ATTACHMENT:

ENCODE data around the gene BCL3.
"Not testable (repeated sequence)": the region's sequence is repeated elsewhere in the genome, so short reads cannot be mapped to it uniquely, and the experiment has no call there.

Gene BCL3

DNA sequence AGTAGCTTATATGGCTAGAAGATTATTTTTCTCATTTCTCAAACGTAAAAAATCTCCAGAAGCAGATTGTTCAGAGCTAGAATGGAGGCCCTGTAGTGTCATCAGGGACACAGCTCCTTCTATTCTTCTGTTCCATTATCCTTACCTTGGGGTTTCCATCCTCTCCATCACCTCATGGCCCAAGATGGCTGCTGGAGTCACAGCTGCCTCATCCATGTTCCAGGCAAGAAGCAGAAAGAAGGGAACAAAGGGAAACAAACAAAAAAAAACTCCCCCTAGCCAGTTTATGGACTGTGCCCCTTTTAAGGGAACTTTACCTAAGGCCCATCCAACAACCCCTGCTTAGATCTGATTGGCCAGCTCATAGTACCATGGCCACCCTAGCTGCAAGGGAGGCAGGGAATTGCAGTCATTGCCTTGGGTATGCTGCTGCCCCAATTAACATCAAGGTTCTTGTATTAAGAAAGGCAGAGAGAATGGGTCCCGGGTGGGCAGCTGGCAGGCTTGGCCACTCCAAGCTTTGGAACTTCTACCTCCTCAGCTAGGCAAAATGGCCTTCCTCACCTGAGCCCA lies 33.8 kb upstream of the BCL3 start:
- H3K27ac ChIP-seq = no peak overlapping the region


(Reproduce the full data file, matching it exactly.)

ENCODE data around the gene BCL3.
"Not testable (repeated sequence)": the region's sequence is repeated elsewhere in the genome, so short reads cannot be mapped to it uniquely, and the experiment has no call there.

Gene BCL3

DNA sequence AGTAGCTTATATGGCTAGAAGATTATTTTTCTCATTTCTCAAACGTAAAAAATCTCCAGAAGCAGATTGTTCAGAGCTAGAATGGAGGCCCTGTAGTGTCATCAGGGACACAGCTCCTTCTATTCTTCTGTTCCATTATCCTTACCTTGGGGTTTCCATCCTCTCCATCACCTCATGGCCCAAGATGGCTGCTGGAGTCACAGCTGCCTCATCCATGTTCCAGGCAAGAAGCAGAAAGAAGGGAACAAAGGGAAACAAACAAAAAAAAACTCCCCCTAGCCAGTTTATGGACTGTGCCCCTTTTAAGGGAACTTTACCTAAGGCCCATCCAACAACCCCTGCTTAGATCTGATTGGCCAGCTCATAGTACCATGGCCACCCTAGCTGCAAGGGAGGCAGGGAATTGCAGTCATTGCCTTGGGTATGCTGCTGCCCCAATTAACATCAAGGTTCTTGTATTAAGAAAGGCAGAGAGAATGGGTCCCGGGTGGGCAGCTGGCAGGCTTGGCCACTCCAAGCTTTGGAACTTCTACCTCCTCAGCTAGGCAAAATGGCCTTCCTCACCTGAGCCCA lies 33.8 kb upstream of the BCL3 start:
- H3K27ac ChIP-seq = no peak overlapping the region